The lord of Takeo received roughly 19,900 koku* in a Shogunal charter from Hideyoshi Toyotomi in 1590. After the Nabeshima family took power in Saga, the government twice ruled that the Takeo Nabeshima family must pay 30% of their territory as tribute. Therefore, the Takeo Nabeshima family was left with 8,640 koku. The territory they gave to the government became a part of the main domain’s territory and a part of the Hasuike domain’s territory. The Hasuike domain was one of the three branches newly created around that time.
Throughout the Edo period, the size of the Takeo Nabeshima family’s territory ostensibly did not change but their koku and population were technically the same as a small-scale feudal lord.
The Saga domain had 357,000 koku shared among their three branch domains and various relatives. Consequently, the Saga domain only maintained direct control over 80,000 koku. The three branch domains were recognized as independent domains by the government but they were treated as vassals of the main Nabeshima family within the Saga domain.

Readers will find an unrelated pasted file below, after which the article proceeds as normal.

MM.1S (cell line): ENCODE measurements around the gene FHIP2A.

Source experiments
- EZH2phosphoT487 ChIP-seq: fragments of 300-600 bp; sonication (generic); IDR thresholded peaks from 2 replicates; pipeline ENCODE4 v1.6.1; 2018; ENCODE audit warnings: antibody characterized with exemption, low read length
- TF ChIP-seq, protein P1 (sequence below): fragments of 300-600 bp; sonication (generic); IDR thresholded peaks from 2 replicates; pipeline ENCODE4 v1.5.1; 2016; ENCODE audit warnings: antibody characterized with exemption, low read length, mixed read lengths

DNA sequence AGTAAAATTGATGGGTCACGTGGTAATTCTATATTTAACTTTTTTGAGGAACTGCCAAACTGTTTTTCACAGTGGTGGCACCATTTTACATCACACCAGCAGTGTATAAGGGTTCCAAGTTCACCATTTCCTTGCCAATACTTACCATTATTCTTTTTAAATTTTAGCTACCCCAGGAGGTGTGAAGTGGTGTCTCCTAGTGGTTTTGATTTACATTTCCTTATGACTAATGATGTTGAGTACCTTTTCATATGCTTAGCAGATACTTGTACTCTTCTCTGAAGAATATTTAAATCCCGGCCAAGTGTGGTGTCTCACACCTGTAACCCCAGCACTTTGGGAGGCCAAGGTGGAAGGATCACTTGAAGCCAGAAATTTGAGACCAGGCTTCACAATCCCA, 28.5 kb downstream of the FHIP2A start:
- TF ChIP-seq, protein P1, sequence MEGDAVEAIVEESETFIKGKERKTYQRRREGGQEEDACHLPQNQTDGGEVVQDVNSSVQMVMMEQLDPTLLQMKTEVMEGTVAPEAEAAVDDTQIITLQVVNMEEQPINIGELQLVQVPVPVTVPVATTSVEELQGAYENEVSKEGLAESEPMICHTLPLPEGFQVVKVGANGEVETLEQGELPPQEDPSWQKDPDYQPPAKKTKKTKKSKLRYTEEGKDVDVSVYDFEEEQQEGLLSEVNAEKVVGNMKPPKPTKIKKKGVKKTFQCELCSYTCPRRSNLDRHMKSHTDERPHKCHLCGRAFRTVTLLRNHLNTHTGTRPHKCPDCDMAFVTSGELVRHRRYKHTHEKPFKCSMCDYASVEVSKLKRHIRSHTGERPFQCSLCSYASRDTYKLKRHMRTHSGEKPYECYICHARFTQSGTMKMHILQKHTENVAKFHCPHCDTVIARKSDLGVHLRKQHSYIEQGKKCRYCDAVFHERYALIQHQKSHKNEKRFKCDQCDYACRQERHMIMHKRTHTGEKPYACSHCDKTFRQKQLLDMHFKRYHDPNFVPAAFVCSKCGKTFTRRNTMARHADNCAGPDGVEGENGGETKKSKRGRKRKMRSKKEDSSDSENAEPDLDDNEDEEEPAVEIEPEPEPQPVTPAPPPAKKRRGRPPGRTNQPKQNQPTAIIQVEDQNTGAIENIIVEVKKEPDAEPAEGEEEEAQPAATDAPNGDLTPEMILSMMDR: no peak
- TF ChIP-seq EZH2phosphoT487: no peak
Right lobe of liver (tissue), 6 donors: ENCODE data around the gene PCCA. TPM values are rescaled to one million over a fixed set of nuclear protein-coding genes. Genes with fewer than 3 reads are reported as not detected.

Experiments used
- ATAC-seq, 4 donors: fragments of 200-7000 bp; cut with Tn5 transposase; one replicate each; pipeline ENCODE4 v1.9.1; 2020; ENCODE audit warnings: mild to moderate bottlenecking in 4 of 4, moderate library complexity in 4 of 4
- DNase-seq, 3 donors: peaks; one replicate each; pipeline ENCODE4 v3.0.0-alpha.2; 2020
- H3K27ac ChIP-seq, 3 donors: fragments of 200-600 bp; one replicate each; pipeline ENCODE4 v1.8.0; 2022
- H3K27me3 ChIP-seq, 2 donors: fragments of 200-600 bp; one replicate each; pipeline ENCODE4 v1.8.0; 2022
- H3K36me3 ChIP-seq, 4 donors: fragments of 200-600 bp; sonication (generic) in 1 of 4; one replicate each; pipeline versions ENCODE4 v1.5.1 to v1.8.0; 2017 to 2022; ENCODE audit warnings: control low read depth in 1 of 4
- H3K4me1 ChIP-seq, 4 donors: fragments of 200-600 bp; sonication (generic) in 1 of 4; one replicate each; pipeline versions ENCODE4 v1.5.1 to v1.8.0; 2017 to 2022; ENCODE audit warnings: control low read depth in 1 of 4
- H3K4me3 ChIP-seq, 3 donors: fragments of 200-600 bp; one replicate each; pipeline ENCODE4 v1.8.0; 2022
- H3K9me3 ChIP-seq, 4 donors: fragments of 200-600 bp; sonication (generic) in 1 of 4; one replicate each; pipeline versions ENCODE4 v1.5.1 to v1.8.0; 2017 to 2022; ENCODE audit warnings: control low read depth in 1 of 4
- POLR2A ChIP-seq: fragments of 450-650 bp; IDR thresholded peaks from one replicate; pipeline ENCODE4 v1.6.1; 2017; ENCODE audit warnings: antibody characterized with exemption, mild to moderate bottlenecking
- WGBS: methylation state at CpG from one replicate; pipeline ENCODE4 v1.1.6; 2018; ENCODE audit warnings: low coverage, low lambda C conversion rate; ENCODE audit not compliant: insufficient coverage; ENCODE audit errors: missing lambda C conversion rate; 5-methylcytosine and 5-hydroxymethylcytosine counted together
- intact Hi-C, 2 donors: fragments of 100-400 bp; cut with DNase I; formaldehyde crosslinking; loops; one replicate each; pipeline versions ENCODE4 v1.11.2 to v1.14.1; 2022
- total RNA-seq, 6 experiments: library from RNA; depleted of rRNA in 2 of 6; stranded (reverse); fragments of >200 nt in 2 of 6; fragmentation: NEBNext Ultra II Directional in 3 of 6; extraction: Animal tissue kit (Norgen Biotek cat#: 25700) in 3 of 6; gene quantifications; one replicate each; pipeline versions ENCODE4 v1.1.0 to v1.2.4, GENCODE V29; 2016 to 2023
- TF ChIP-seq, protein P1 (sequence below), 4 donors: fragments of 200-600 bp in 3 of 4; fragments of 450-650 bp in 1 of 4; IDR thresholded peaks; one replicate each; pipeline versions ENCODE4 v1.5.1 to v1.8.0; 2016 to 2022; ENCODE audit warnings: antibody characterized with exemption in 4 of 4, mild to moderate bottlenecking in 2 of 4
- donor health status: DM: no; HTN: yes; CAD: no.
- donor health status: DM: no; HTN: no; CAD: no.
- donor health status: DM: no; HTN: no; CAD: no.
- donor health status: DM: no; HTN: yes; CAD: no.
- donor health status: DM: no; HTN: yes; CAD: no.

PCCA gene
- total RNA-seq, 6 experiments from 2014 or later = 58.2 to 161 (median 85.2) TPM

*Koku is a unit of measurement that was used to determine land value in the Edo Period. While a koku is actually a measurement of volume based on the amount of rice needed to feed one person for one year, the koku used in land and tax evaluation does not measure the volume of rice harvested but rather measures the quality and size of land.